While getting ready for the day ahead the next morning I ummed and aahed about how to handle the situation. I knew I couldn’t directly ask if she had CF – that would put her in an awkward position. I could either feign ignorance, which seemed pointless, or I could say something and reveal a little piece of myself to her, come out of the chronic illness closet. On our way to our day of work I could feel tension between us. We had done a U-turn in our friendship and found ourselves back in small talk territory. I wanted to broach the topic but I was scared of doing so and I let each opportunity to say something slip by until the very last minute. With our destination looming close I blunderingly changed the topic at hand and blurted out something to the effect of: This may seem a bit random but I want you to know that I have CF.
And we were off. I don’t even know how many years it’s been since then. We have become pretty close. I don’t have a huge quantity of friends but I have a huge quality of friends and she is up there with the best of them. We don’t see each other often as we live in different states but we text long essays to each other frequently. When we do meet up we choose a restaurant that will let us sit there for hours catching each other up on our lives
We have been given very different paths to walk when it comes to CF. She is facing a new and huge challenge that I have not had to tackle personally. I don’t envy her path, and I don’t expect her to envy mine – CF is a challenge at certain times and in certain ways no matter your exact path.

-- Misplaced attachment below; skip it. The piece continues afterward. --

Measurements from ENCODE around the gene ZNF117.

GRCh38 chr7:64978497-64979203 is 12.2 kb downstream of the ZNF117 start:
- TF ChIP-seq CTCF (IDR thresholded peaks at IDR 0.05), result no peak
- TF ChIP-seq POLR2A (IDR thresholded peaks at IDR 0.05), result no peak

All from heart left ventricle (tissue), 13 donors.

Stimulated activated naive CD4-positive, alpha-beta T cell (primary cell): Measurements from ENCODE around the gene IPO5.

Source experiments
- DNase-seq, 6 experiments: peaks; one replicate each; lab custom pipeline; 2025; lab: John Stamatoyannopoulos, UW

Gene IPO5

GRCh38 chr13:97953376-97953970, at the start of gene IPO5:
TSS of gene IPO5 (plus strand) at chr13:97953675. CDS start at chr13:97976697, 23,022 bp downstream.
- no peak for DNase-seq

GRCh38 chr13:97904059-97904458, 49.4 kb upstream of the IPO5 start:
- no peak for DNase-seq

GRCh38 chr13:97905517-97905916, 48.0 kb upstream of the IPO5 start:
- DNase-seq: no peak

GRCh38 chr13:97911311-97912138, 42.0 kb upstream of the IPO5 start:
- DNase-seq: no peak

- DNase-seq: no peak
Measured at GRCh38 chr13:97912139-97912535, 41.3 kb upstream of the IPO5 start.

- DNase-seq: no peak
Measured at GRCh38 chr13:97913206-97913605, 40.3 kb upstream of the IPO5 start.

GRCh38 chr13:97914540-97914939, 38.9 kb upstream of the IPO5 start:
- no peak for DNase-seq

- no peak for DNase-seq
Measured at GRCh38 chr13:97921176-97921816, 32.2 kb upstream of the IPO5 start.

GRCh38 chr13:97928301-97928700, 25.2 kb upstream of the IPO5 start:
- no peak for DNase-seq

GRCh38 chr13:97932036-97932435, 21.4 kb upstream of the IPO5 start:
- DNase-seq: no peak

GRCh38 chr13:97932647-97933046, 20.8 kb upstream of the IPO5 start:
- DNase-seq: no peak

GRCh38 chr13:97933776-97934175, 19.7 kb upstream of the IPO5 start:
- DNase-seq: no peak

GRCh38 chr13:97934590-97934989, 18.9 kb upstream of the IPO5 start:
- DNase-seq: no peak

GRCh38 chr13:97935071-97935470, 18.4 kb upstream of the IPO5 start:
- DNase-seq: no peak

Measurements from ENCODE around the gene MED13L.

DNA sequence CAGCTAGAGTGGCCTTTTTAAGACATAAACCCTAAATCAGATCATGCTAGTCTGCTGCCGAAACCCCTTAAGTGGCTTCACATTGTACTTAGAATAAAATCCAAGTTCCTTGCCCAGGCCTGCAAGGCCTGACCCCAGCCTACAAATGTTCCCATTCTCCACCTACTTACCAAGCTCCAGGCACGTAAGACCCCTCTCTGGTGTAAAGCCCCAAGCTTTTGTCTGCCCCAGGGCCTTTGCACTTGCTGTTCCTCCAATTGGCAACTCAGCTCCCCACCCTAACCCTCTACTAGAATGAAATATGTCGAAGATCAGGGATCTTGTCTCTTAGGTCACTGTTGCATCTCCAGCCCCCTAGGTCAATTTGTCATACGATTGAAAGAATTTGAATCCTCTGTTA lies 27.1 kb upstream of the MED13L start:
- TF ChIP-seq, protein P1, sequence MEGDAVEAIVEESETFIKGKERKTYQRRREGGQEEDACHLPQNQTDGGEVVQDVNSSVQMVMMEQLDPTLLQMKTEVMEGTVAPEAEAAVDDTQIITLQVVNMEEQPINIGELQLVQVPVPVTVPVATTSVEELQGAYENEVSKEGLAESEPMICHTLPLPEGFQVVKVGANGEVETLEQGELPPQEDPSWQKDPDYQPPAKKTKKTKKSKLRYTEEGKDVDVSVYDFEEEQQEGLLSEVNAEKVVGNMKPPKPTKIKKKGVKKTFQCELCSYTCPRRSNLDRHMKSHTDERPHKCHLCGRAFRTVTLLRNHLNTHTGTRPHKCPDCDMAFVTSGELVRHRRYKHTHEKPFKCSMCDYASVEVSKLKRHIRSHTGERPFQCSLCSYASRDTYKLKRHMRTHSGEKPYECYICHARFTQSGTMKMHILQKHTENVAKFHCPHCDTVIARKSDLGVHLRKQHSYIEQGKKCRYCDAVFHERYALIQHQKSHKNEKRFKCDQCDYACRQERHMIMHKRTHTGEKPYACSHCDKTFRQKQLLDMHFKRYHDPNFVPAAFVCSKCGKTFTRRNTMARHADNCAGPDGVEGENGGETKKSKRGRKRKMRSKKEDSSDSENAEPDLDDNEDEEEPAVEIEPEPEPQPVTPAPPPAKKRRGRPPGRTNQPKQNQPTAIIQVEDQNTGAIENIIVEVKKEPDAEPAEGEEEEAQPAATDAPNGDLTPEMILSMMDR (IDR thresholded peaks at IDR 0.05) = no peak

Having a friendship with a PWCF is sweet, and yet, bitter. Sweetly bitter. It’s so good because they just get it, viscerally, what it’s like to live with CF. But it can be so hard because you just get it, viscerally, when life with CF becomes tough for them. For me, I find it difficult to witness a tiny snippet of the enormous toll CF takes on her body, to accept that this is her reality right now, that there is no break for her and there is nothing anyone can do to fully ease that burden. For me, at times, I worry about her future, I wonder if the Universe plans to take her away from me before I’m ready. Sometimes I let myself feel the emotions this prospect stirs up. For me, I try really hard to detach myself and let her walk her own path without commentary from me. I hope I achieve this more often than not. For me, I extrapolate what I see of her experience and wonder if and when Dave or I will experience the same things and what that will be like and how we’ll cope?
For me, being good friends with PWCF involves a unique pain. There’s no use pretending – to myself, to the people who support me, to my readers, or to this particular friend herself – that it isn’t painful. Unlike physical pain, I’m not looking for a solution, to avoid it or to minimise it. I’m acknowledging it, sitting with it when I need to and containing it when it’s not appropriate to be upset, whilst enjoying my friend’s company and supporting her as best I can in spite of it.
I believe that her life is going to change for the better. It’s a matter of when, not if. Do me a favour would you? Send her some positive vibes right now. Go on, do it! The past few weeks have been super freaking tough for her and her support crew. Despite some significant challenges, she hasn’t been beaten. She’s looking to the future. She’s harnessing her oh so important stubborn drive to survive and sternly telling CF she’s not done yet. She’s bravely taking the first important steps down the road to her new life. And what an amazing life it will be!